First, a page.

Tell Mama, Tell Mama All

FRANZ WAXMAN made history when he won for the Academy Award for his score to A PLACE IN THE SUN (1951). Following his win the year prior for SUNSET BOULEVARD, Waxman became the first composer to win the Oscar for Best Original Score (to use the common phrase) two years in a row.

Based on Theodore Dreiser’s classic novel, An American Tragedy, Montgomery Clift stars as George Eastman, a young man from the poor branch of the powerful Eastman family, whose affair with a mousy factory worker (Shelley Winters) and love for the rich and beautiful Angela (Elizabeth Taylor) get him in some serious trouble.

Though slickly directed (George Stevens won an Oscar), the film is basically just a glossy soap opera. However, due to the chemistry of Liz and Monty (at their most beautiful) and Shelley’s raw performance, the film is watchable, though these are some fairly unlikeable people. Backing the central love story is Waxman’s lush, romantic score.

A Place in the Su

From the beginning, the score soars on the notes of his sweeping theme for Angela, which occurs anytime George merely even thinks about her. The use of a bluesy saxophone was an interesting choice for the theme. Waxman apparently auditioned nearly a hundred musicians in order to find one who could give the right inflection to the melody.

Stevens would become notorious for his tinkering with composers’ scores (especially with Alfred Newman’s THE GREATEST STORY EVER TOLD in 1965). The director felt that Waxman’s score was too “Teutonic” and brought in Victor Young and Daniele Amfitheatrof to rescore approximately forty percent of the film. A practice that’s probably not distinctly American, but a tragedy nonetheless.

Many feel that Alex North‘s groundbreaking music for A STREETCAR NAMED DESIRE should have taken home the Oscar. But Hollywood wasn’t ready for jazz and Waxman’s score was much more along the traditional lines of film music past. Either way, Waxman’s┬ámusic is intensely romantic, a fine score, and one of the few aspects of the film that is still fresh today.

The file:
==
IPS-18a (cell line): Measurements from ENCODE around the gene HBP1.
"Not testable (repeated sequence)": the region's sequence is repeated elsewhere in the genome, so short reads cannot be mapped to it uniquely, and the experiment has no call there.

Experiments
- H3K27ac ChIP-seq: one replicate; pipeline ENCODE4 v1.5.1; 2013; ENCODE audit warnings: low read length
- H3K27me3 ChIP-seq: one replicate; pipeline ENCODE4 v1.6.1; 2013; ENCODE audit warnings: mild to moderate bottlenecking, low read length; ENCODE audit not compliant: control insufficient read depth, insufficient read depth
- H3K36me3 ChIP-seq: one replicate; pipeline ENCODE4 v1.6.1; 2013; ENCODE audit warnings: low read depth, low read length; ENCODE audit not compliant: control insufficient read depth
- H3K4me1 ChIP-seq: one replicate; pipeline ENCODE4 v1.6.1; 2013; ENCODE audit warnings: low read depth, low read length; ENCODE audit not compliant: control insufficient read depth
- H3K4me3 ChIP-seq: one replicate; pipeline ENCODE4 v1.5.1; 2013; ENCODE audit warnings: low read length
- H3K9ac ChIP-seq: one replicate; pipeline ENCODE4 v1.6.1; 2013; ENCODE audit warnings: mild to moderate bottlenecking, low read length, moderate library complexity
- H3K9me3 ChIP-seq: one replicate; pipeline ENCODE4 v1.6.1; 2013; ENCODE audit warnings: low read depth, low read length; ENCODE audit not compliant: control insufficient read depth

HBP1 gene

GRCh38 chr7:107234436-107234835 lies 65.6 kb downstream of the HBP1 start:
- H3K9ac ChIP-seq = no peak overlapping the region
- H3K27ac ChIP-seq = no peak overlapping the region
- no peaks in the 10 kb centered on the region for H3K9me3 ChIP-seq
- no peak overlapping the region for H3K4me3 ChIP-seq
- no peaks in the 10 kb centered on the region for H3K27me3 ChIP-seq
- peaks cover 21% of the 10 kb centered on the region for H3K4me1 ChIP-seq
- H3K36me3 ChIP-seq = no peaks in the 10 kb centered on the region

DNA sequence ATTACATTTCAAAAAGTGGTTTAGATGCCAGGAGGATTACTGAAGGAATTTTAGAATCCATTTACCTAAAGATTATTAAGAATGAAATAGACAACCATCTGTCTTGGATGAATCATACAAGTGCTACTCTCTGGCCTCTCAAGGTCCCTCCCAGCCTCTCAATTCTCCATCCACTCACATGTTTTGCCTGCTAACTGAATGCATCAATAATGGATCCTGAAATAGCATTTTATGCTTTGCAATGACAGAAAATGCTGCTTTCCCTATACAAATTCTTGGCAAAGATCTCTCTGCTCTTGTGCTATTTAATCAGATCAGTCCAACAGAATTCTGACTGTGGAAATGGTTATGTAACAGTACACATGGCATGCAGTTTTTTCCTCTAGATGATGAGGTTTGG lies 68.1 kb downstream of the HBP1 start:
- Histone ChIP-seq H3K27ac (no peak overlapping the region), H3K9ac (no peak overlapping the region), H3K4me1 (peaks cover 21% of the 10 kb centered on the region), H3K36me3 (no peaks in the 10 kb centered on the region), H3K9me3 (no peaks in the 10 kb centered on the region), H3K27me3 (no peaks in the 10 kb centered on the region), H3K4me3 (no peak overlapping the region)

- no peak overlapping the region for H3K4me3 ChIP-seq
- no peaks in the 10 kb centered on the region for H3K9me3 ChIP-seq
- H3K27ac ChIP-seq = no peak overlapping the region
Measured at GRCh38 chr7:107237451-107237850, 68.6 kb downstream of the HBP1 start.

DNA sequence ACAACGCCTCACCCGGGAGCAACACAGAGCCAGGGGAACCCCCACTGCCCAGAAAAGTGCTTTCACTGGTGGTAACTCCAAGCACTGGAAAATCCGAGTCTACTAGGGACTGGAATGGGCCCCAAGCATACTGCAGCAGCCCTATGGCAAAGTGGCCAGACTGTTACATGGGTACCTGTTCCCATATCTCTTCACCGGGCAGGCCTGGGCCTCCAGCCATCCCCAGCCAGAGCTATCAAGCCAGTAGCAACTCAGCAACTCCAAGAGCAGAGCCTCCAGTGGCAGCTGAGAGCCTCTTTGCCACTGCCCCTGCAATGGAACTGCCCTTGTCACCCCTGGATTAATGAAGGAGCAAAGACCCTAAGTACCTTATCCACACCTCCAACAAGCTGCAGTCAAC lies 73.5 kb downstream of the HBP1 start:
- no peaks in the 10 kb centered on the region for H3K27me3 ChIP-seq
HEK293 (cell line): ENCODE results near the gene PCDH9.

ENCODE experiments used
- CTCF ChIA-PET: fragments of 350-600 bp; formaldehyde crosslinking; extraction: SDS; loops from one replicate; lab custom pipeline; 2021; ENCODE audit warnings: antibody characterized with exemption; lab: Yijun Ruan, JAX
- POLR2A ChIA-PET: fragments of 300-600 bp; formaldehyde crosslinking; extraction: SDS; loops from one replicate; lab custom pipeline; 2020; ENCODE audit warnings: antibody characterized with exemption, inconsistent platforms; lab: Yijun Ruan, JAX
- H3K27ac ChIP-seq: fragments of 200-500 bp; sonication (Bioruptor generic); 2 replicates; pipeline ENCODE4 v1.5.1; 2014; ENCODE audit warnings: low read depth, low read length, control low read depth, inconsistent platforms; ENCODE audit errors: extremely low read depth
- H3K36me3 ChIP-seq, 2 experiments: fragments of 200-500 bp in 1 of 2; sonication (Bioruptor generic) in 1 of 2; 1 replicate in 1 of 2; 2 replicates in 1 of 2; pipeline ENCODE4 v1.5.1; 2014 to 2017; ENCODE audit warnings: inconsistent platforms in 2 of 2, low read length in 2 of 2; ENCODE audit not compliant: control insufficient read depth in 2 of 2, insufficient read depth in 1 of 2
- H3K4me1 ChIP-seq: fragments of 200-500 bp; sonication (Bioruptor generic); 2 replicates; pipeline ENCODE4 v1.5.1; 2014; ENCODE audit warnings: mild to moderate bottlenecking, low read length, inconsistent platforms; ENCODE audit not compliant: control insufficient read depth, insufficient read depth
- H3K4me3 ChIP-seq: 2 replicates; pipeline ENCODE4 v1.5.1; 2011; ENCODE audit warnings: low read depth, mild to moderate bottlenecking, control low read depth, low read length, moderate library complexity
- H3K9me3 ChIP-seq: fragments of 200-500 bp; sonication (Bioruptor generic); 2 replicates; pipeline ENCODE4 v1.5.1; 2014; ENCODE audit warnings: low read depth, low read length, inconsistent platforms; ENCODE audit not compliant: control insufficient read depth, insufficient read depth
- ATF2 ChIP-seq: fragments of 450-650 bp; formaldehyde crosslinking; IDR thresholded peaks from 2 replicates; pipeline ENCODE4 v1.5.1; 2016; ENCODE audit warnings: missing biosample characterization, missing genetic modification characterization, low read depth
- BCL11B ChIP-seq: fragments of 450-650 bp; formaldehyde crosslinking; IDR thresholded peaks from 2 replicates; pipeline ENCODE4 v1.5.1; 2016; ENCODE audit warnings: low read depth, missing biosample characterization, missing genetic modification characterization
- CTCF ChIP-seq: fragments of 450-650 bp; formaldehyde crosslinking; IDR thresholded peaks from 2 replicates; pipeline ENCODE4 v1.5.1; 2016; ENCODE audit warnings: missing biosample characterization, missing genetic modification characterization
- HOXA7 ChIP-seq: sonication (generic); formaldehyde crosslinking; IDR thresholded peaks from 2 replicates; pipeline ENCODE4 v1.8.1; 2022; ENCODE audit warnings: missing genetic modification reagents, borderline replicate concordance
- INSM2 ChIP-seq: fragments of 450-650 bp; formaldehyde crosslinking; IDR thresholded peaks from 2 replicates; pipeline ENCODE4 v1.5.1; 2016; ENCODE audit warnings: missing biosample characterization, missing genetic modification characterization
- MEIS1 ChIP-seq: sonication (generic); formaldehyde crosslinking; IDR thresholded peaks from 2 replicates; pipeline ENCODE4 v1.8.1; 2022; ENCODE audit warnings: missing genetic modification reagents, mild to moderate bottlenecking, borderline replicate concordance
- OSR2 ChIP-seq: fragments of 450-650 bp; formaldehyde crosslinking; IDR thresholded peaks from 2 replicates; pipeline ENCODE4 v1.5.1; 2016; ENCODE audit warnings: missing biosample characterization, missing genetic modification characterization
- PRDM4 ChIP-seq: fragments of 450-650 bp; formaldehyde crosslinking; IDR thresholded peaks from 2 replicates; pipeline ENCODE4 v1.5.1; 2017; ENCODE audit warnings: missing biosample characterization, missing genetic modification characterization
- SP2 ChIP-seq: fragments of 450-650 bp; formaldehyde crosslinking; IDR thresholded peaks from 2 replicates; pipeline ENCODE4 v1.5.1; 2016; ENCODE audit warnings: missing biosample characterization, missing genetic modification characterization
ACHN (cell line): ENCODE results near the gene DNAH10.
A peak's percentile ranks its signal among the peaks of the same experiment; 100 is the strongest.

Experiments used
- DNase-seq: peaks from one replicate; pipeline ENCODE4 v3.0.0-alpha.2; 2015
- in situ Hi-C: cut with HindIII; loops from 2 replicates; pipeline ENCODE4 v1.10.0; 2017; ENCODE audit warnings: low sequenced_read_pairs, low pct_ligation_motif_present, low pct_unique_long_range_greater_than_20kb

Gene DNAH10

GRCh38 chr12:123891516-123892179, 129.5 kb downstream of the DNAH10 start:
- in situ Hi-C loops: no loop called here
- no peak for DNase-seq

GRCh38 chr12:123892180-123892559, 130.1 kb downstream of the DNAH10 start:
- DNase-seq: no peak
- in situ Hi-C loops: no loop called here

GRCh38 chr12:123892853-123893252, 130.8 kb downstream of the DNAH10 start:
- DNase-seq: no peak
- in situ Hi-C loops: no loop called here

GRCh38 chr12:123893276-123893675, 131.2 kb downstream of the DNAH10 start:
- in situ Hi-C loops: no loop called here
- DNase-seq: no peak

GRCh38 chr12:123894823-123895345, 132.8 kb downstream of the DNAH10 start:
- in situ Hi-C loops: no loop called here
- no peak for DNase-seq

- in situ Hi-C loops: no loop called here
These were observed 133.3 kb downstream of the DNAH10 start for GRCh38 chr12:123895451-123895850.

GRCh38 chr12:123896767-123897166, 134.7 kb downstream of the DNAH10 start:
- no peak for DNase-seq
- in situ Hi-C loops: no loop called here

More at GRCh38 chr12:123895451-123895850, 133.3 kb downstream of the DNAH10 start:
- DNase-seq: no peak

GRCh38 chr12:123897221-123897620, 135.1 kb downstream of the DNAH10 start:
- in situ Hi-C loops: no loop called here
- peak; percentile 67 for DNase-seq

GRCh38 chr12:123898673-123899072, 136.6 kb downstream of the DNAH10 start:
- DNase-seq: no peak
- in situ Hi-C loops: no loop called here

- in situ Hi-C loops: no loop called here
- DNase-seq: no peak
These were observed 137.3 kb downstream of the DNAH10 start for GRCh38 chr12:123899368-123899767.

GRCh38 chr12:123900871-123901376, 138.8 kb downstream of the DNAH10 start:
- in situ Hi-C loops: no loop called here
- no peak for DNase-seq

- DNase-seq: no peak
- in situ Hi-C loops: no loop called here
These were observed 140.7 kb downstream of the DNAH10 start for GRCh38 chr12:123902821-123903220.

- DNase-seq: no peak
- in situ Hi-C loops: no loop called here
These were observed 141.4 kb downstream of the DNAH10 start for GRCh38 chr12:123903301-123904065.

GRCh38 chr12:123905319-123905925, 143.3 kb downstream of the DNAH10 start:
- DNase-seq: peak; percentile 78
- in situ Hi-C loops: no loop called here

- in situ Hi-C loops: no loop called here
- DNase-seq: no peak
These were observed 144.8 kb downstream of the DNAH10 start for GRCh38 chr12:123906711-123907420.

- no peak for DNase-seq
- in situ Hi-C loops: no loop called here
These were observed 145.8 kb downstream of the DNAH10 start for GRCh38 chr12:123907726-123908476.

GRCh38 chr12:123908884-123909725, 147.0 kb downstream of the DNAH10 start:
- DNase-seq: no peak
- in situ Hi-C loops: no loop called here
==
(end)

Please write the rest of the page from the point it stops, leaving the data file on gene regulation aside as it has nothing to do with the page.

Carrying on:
1 comment

  1. I disagree that the movie is “a glossy soap opera,” as it deals with the very fundament of American society at the time and shows it up for all it was. “Soap opera” suggests syrup. Stevens made sure that the detached direction provided anything BUT treacle, and succeeded in keeping things tasteful, objective and classically filmed, with some almost Rashomon-like passages.

    If the author was right, then why did the Academy honor the film the way it did? Why did the Director’s Guild? Why did the Globes?…… They can’t all be wrong simultaneously about one and the same thing……. Not when there is a consensus among all those voters.

    Waxman’s score is academic, in the best sense of the word, and the Academy searches precisely for that to reward every year – a multi-faceted, well-developed, comprehensive, emotionally all-encompassing piece with a central theme. Which North’s wasn’t, as much as I like his work on the film. Waxman’s was that, to a T. Plus the sultry, tasteful, jazz-y sax (and yet the author maintains that the Academy wouldn’t appreciate jazz….??).

    There’s absolutely nothing wrong with academic tastes and approaches to an accomplished, classically structured piece of music like Waxman’s score. It conveyed what it was called upon by the screenplay to convey – tension, romance, fear, horror, joviality, surrender, beauty, etc., etc. North’s score wasn’t anywhere near as emotionally encompassing as this but more one-sided. Waxman’s score deserved to win because of the way it aided the emotionality and intellectual perception. Which is what a film score is supposed to do. From Max Steiner to Ludovic Bource.

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